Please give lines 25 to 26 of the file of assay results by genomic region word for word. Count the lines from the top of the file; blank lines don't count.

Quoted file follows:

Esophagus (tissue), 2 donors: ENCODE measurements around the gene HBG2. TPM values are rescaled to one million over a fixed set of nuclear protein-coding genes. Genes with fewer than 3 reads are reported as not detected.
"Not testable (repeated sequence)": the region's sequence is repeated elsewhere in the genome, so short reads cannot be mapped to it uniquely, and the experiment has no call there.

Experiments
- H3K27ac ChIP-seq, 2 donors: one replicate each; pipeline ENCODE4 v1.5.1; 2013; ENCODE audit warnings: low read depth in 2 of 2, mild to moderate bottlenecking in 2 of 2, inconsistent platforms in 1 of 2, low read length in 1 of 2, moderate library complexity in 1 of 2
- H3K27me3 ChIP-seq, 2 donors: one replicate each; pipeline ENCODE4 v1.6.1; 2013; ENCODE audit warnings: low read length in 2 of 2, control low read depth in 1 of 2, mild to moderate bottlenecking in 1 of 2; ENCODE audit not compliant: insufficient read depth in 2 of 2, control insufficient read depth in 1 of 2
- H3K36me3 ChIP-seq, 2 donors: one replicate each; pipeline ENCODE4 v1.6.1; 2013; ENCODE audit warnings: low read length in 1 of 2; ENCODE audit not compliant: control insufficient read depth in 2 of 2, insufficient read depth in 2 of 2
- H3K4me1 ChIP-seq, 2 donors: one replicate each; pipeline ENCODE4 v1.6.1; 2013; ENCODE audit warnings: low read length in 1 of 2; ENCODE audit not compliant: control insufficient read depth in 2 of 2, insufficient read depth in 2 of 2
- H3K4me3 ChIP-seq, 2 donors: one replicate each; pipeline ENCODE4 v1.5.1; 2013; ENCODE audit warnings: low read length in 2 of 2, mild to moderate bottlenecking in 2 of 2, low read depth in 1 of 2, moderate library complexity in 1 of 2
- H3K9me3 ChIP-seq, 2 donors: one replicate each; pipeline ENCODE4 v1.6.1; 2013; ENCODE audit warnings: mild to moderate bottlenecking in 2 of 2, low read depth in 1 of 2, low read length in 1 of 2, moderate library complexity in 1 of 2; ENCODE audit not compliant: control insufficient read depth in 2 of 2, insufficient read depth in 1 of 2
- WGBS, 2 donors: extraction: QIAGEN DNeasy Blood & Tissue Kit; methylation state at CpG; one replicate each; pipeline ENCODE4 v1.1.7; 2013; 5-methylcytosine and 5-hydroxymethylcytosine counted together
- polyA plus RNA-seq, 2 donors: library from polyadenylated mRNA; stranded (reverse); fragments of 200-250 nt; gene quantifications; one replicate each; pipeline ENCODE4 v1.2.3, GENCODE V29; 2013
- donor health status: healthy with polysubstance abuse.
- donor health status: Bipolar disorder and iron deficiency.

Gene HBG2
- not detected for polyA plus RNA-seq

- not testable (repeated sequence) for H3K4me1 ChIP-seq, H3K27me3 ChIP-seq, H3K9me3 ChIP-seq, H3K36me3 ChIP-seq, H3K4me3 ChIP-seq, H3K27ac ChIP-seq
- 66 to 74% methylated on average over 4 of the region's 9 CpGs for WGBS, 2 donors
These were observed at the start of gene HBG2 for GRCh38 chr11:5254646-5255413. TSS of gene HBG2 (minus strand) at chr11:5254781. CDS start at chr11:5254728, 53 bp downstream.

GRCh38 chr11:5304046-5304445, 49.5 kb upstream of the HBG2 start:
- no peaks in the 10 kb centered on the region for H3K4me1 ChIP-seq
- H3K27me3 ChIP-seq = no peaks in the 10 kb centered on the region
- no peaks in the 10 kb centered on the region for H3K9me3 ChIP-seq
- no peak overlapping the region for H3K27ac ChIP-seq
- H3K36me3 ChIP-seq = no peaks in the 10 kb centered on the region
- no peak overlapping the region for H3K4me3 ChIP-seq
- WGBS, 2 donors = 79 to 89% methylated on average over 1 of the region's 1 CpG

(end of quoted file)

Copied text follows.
- no peak overlapping the region for H3K4me3 ChIP-seq
- WGBS, 2 donors = 79 to 89% methylated on average over 1 of the region's 1 CpG